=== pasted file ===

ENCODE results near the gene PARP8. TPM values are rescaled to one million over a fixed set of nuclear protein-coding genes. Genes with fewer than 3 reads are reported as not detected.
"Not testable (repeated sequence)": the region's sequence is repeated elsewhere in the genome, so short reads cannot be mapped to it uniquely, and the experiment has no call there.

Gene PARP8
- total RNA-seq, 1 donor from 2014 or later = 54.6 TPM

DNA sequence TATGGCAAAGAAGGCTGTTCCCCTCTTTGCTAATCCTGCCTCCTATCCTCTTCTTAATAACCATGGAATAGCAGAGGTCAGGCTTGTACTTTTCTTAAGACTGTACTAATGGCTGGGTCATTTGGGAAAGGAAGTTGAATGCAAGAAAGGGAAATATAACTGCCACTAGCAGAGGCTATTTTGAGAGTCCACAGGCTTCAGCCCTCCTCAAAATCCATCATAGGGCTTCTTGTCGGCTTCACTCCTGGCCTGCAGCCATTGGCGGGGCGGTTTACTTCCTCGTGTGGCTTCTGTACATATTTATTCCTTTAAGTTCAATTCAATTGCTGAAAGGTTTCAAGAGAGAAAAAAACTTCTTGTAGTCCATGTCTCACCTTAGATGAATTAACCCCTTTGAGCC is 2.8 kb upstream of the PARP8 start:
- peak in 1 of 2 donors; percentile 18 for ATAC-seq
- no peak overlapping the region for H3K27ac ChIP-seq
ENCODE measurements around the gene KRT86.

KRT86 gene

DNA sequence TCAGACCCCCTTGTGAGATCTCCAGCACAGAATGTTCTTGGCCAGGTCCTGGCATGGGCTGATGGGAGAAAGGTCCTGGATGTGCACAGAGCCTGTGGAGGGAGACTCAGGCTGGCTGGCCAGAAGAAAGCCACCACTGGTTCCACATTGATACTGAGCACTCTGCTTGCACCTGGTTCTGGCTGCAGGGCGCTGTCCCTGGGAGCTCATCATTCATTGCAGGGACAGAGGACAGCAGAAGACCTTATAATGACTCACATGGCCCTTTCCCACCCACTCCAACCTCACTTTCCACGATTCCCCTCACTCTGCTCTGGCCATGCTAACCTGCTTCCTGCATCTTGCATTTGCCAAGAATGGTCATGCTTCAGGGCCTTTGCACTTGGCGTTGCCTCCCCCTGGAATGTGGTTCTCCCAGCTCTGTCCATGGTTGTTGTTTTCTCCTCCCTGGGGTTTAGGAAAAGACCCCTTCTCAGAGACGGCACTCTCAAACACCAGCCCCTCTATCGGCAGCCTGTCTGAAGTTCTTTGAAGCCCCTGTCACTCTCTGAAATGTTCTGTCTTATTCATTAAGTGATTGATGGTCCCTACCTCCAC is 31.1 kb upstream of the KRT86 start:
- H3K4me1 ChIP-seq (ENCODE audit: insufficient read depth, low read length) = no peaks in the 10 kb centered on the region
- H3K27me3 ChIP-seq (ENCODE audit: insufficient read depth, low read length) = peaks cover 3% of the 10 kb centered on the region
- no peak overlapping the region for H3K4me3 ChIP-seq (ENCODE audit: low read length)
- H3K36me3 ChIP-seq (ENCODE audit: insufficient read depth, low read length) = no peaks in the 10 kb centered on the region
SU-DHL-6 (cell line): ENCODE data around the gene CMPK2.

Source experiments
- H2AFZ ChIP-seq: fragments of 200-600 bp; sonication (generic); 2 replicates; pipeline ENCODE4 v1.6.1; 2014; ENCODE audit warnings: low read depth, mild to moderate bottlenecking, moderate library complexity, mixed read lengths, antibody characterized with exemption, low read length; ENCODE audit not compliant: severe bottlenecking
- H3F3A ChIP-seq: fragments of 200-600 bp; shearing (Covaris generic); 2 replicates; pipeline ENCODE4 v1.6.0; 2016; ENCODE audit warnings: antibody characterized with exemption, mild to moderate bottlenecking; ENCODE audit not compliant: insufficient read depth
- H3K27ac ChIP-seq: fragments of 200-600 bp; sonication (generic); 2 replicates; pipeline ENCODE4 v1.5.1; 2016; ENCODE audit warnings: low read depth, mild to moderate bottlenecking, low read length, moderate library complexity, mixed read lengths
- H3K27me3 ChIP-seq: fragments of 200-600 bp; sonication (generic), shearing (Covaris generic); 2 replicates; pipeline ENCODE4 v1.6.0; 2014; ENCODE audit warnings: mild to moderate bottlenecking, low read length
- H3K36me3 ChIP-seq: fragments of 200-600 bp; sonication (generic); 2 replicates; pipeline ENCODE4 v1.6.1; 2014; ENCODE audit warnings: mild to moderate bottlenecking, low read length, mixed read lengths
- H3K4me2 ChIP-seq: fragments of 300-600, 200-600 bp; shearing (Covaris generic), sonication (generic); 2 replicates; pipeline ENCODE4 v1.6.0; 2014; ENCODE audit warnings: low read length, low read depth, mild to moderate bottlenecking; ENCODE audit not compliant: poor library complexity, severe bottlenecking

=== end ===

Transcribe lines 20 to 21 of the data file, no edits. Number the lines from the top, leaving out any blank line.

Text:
- H3K27me3 ChIP-seq: fragments of 200-600 bp; sonication (generic), shearing (Covaris generic); 2 replicates; pipeline ENCODE4 v1.6.0; 2014; ENCODE audit warnings: mild to moderate bottlenecking, low read length
- H3K36me3 ChIP-seq: fragments of 200-600 bp; sonication (generic); 2 replicates; pipeline ENCODE4 v1.6.1; 2014; ENCODE audit warnings: mild to moderate bottlenecking, low read length, mixed read lengths